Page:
Computer use in older adults: Determinants and the relationship with cognitive change over a 6-year episode

K. Slegers, M.P.J. van Boxtel, J. Jolles

Research output: Contribution to journalArticleAcademicpeer-review

21 Citations (Scopus)

Abstract

Cognitively challenging activities may support the mental abilities of older adults. The use of computers and the Internet provides divergent cognitive challenges to older persons, and in previous studies, positive effects of computer and Internet use on the quality of life have been demonstrated. The present study addresses two research aims regarding predictors of computer use and the relationship between computer use and changes in cognitive abilities over a 6-year period in both younger (24-49 years) and older adults (older than 50 years). Data were obtained from an ongoing study into cognitive aging: the Maastricht Aging Study, involving 1823 normal aging adults who were followed for 9 years. The results showed age-related differences in predictors of computer use: the only predictor in younger participants was level of education, while in older participants computer use was also predicted by age, sex and feelings of loneliness. Protective effects of computer use were found for measures of selective attention and memory, in both older and younger participants. Effect sizes were small, which suggests that promotion of computer activities in older adults to prevent cognitive decline may not be an efficient strategy. (PsycINFO Database Record (c) 2011 APA, all rights reserved) (journal abstract)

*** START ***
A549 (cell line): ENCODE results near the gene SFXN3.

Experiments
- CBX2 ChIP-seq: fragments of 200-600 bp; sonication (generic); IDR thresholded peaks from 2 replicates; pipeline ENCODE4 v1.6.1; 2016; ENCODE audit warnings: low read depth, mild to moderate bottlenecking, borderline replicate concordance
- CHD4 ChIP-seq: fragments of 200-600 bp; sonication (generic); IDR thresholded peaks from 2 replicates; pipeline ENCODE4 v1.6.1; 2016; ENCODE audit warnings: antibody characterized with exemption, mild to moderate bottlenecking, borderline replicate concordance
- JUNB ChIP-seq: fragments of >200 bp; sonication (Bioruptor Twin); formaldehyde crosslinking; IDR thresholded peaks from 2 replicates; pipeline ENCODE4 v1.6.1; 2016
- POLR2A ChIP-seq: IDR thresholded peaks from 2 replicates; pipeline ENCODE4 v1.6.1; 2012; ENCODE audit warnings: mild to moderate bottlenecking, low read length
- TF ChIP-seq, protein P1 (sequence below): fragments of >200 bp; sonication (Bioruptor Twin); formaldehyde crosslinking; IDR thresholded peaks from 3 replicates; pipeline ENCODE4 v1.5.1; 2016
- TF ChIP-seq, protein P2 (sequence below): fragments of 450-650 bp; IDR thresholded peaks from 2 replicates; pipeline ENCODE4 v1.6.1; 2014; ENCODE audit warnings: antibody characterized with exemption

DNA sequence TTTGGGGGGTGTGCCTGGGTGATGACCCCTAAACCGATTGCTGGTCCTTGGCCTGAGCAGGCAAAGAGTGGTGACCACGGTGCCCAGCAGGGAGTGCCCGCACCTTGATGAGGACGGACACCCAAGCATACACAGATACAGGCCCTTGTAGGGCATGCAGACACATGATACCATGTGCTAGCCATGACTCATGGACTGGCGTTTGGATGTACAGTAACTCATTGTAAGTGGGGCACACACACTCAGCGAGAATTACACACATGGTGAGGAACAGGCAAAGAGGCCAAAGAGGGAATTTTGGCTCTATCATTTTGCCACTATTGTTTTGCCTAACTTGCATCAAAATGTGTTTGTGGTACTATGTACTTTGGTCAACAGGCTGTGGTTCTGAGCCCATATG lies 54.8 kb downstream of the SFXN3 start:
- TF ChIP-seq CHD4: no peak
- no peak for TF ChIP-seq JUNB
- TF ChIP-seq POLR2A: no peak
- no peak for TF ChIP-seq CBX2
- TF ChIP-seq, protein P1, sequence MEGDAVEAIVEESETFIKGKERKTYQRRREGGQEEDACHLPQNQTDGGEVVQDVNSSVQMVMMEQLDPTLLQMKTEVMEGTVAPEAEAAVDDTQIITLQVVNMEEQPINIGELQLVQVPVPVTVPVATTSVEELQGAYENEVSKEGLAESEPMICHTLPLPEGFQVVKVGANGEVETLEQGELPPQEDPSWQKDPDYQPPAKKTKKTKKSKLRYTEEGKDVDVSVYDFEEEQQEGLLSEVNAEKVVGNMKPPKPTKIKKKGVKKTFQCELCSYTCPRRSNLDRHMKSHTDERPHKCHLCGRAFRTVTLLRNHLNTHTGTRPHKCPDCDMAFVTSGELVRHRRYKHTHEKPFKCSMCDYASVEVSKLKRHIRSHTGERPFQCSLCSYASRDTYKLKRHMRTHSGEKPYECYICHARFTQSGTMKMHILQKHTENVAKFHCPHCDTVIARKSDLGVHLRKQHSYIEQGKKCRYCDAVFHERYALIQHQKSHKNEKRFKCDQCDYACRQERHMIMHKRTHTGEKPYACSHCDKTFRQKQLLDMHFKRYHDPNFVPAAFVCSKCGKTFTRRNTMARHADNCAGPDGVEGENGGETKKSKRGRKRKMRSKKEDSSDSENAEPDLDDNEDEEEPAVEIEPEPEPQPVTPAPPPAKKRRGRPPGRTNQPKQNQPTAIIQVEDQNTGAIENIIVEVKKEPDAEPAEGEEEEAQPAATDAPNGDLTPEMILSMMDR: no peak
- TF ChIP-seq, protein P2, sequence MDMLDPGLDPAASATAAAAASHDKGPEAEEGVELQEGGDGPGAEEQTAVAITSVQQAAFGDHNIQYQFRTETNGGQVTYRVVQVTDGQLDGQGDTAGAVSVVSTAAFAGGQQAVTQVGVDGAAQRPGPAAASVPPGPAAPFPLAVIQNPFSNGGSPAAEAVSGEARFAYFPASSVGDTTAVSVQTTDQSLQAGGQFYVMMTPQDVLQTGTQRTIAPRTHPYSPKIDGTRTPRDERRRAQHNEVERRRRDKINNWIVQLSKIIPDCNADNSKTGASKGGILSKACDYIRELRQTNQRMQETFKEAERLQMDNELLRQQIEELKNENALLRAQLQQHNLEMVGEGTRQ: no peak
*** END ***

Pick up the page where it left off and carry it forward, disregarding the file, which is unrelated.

Original languageEnglish
Pages (from-to)1-10
Number of pages10
JournalComputers in Human Behavior
Volume28
Issue number1
DOIs
Publication statusPublished - 1 Jan 2012

Keywords

  • Computer use
  • Internet
  • Elderly
  • Cognitive aging
  • RANDOMIZED CONTROLLED TRIAL
  • PARTICIPANTS AGED 24-81
  • TERM-CARE RESIDENTS
  • ENGAGED LIFE-STYLE
  • QUALITY-OF-LIFE
  • NORMATIVE DATA
  • EDUCATION
  • INTERNET
  • SEX
  • DECLINE

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